Billboard on Broadway Podcast: Songwriters Kait Kerrigan & Brian Lowdermilk on Their Longtime Partnership

Mayumi Ando 
Kait Kerrigan and Brian Lowdermilk

Ask some of the musical theater world's most vibrant performers who their favorite songwriting teams are, and they're likely to agree on one team in particular -- and it's not Rodgers & Hammerstein. The prolific young team of Kait Kerrigan and Brian Lowdermilk are beloved among the next generation of Broadway stars for the seemingly effortless storytelling and contemporary melodies in their songs, and they stopped by the Billboard on Broadway podcast recently to chat about their longstanding creative partnership and their newest show, The Mad Ones, playing at 59E59 Theaters in New York through December 19.

Like any artistic team, Kerrigan and Lowdermilk have developed a collaborative process that unites their many disparate projects. "We have certain guiding principles, kinds of things that are or are not in our aesthetic, and those are easy answers when we effortlessly go, 'This is what this song is supposed to be,'" Lowdermilk explains, but "some of the more exciting developments for us" come when the two disagree.  "The most exciting theater is sometimes made when you're trying to follow each person's rules and saying, okay, these two things have to be true, how do you make that into theater?" Kerrigan adds. "How do you make that into magic?"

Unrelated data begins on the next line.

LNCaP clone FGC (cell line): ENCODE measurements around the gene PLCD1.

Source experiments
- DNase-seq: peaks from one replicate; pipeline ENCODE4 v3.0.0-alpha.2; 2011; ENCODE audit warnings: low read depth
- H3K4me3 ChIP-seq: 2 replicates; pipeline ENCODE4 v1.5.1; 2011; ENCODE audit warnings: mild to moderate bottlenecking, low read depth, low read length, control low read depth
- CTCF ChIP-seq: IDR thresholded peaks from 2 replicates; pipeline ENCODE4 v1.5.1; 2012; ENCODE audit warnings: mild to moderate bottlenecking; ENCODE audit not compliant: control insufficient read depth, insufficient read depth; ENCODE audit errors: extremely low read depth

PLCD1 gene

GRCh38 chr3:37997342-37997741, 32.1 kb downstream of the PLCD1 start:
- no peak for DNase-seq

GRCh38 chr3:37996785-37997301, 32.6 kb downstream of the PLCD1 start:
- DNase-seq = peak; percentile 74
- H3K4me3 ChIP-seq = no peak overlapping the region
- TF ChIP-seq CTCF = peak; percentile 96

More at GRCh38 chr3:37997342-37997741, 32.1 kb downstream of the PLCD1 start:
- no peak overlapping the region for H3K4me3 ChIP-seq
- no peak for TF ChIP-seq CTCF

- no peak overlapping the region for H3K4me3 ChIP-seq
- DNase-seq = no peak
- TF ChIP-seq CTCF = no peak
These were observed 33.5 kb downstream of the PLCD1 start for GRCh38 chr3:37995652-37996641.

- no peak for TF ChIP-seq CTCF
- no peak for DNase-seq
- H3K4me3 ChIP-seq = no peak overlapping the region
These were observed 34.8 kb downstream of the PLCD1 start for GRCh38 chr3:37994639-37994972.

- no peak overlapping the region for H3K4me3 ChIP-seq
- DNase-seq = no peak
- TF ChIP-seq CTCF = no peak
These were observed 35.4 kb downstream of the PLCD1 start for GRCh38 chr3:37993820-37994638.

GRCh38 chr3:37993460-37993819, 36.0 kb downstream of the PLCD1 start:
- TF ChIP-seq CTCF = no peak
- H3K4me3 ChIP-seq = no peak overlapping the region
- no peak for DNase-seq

Though Kerrigan tends to work with lyrics and Lowdermilk with music, "We get up in each other's faces a lot," Lowdermilk says with a laugh. At this point in their partnership — which began when the duo were teenagers — both find their work veers naturally from time to time into the other's expertise. "We're like those two odd-looking trees that have grown over on top of each other in an odd way," Lowdermilk says.

In their conversation with host Rebecca Milzoff, Kerrigan and Lowdermilk remember their early days bonding over Hedwig and the Angry Inch and the Indigo Girls; consider the internet's influence in the spread of their music; and explore what the future of musical theater might look like (hint: YouTube is a kind of stage too).


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